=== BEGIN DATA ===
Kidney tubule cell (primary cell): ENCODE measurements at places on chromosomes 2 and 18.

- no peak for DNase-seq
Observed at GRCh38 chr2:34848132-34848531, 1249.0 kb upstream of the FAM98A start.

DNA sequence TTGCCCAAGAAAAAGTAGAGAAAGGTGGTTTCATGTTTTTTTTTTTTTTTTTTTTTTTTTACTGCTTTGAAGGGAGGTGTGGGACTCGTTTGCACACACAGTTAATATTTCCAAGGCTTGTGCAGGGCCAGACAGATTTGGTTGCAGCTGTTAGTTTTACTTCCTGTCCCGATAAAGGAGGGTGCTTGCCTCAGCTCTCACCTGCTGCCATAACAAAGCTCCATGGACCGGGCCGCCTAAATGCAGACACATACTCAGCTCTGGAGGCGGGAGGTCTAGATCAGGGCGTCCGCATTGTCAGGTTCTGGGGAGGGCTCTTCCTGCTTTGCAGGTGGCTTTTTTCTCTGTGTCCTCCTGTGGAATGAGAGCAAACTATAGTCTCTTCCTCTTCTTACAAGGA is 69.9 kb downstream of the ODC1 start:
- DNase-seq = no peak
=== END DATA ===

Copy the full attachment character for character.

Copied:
Kidney tubule cell (primary cell): ENCODE measurements at places on chromosomes 2 and 18.

- no peak for DNase-seq
Observed at GRCh38 chr2:34848132-34848531, 1249.0 kb upstream of the FAM98A start.

DNA sequence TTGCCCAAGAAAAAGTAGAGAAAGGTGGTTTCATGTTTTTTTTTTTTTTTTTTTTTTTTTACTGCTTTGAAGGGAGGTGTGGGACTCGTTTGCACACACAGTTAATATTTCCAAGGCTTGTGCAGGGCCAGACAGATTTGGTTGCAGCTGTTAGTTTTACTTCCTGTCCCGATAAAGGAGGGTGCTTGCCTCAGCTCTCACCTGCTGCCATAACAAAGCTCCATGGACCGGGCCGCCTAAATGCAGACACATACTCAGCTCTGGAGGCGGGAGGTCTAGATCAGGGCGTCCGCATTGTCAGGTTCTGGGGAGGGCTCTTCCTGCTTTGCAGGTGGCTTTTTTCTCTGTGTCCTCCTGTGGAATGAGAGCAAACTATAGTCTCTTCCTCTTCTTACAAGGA is 69.9 kb downstream of the ODC1 start:
- DNase-seq = no peak